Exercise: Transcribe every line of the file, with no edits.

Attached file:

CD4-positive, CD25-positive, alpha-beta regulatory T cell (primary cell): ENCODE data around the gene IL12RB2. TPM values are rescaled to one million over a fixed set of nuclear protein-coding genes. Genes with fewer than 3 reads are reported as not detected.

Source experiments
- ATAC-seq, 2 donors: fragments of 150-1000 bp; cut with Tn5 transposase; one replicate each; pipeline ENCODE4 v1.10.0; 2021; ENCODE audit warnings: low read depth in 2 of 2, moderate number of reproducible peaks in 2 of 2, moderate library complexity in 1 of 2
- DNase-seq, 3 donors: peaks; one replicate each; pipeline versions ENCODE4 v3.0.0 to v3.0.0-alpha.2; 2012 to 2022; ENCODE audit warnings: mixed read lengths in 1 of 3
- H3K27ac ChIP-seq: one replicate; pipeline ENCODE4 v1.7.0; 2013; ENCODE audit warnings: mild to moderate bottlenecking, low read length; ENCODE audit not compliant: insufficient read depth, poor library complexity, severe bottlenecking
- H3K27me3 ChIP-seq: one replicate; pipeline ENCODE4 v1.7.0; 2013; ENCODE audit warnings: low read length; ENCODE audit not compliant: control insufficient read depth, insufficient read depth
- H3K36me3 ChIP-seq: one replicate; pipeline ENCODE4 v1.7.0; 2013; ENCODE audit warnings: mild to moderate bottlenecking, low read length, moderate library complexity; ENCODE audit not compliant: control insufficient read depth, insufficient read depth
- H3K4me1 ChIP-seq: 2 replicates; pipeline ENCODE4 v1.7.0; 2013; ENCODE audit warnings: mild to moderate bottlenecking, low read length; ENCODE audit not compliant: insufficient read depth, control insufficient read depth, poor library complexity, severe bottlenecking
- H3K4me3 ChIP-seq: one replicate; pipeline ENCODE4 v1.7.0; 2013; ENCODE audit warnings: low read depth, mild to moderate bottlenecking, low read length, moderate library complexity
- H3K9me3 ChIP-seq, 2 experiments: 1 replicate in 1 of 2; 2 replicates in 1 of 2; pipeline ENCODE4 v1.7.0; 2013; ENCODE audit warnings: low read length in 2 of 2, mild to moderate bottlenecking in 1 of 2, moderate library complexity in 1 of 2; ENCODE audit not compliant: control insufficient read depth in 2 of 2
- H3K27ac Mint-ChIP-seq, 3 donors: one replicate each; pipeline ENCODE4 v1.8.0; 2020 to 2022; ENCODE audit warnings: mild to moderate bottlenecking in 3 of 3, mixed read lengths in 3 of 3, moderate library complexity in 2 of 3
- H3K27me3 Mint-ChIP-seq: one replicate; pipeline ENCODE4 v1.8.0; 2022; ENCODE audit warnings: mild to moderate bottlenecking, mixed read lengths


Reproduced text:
CD4-positive, CD25-positive, alpha-beta regulatory T cell (primary cell): ENCODE data around the gene IL12RB2. TPM values are rescaled to one million over a fixed set of nuclear protein-coding genes. Genes with fewer than 3 reads are reported as not detected.

Source experiments
- ATAC-seq, 2 donors: fragments of 150-1000 bp; cut with Tn5 transposase; one replicate each; pipeline ENCODE4 v1.10.0; 2021; ENCODE audit warnings: low read depth in 2 of 2, moderate number of reproducible peaks in 2 of 2, moderate library complexity in 1 of 2
- DNase-seq, 3 donors: peaks; one replicate each; pipeline versions ENCODE4 v3.0.0 to v3.0.0-alpha.2; 2012 to 2022; ENCODE audit warnings: mixed read lengths in 1 of 3
- H3K27ac ChIP-seq: one replicate; pipeline ENCODE4 v1.7.0; 2013; ENCODE audit warnings: mild to moderate bottlenecking, low read length; ENCODE audit not compliant: insufficient read depth, poor library complexity, severe bottlenecking
- H3K27me3 ChIP-seq: one replicate; pipeline ENCODE4 v1.7.0; 2013; ENCODE audit warnings: low read length; ENCODE audit not compliant: control insufficient read depth, insufficient read depth
- H3K36me3 ChIP-seq: one replicate; pipeline ENCODE4 v1.7.0; 2013; ENCODE audit warnings: mild to moderate bottlenecking, low read length, moderate library complexity; ENCODE audit not compliant: control insufficient read depth, insufficient read depth
- H3K4me1 ChIP-seq: 2 replicates; pipeline ENCODE4 v1.7.0; 2013; ENCODE audit warnings: mild to moderate bottlenecking, low read length; ENCODE audit not compliant: insufficient read depth, control insufficient read depth, poor library complexity, severe bottlenecking
- H3K4me3 ChIP-seq: one replicate; pipeline ENCODE4 v1.7.0; 2013; ENCODE audit warnings: low read depth, mild to moderate bottlenecking, low read length, moderate library complexity
- H3K9me3 ChIP-seq, 2 experiments: 1 replicate in 1 of 2; 2 replicates in 1 of 2; pipeline ENCODE4 v1.7.0; 2013; ENCODE audit warnings: low read length in 2 of 2, mild to moderate bottlenecking in 1 of 2, moderate library complexity in 1 of 2; ENCODE audit not compliant: control insufficient read depth in 2 of 2
- H3K27ac Mint-ChIP-seq, 3 donors: one replicate each; pipeline ENCODE4 v1.8.0; 2020 to 2022; ENCODE audit warnings: mild to moderate bottlenecking in 3 of 3, mixed read lengths in 3 of 3, moderate library complexity in 2 of 3
- H3K27me3 Mint-ChIP-seq: one replicate; pipeline ENCODE4 v1.8.0; 2022; ENCODE audit warnings: mild to moderate bottlenecking, mixed read lengths